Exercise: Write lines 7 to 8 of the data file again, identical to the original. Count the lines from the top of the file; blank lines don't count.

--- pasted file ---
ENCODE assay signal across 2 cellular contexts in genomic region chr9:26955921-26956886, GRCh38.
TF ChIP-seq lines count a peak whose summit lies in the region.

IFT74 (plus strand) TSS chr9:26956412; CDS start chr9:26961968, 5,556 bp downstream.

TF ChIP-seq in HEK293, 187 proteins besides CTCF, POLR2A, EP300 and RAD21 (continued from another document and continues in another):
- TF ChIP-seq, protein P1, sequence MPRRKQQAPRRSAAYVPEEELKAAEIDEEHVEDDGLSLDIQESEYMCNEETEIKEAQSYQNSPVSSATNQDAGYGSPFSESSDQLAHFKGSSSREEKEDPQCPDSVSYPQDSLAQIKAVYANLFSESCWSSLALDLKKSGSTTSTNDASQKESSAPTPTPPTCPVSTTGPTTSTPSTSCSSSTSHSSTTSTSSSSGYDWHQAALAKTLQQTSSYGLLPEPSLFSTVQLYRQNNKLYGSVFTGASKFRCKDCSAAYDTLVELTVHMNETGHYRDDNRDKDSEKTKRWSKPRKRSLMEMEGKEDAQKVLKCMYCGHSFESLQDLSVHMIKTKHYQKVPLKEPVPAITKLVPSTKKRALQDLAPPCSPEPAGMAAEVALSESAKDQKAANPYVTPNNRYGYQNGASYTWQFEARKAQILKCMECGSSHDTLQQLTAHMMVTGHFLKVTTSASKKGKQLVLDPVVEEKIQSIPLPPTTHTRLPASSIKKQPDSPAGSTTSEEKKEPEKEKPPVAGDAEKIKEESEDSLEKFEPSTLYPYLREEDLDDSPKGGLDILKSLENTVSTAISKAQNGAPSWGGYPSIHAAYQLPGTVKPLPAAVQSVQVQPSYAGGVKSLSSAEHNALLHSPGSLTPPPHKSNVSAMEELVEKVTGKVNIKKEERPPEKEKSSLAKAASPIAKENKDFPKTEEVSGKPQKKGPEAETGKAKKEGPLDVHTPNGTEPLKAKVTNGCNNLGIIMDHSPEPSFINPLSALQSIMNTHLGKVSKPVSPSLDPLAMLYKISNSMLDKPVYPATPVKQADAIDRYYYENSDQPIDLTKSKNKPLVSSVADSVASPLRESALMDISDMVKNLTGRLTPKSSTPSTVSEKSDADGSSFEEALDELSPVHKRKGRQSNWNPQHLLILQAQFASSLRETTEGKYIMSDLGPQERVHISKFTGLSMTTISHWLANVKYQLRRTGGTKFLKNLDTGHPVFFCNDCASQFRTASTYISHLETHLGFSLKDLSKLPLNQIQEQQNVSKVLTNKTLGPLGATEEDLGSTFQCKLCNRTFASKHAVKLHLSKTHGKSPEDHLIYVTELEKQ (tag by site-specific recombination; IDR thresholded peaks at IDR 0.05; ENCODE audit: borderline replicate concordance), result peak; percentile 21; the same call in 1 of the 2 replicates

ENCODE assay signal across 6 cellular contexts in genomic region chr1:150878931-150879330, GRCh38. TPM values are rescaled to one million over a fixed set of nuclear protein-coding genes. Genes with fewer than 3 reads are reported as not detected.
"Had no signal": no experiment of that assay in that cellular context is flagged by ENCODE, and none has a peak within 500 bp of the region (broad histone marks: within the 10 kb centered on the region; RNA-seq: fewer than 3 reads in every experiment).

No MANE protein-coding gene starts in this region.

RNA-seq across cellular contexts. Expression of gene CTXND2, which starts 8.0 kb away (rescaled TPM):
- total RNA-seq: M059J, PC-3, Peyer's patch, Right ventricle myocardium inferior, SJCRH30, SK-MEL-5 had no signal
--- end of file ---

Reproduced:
"Had no signal": no experiment of that assay in that cellular context is flagged by ENCODE, and none has a peak within 500 bp of the region (broad histone marks: within the 10 kb centered on the region; RNA-seq: fewer than 3 reads in every experiment).

No MANE protein-coding gene starts in this region.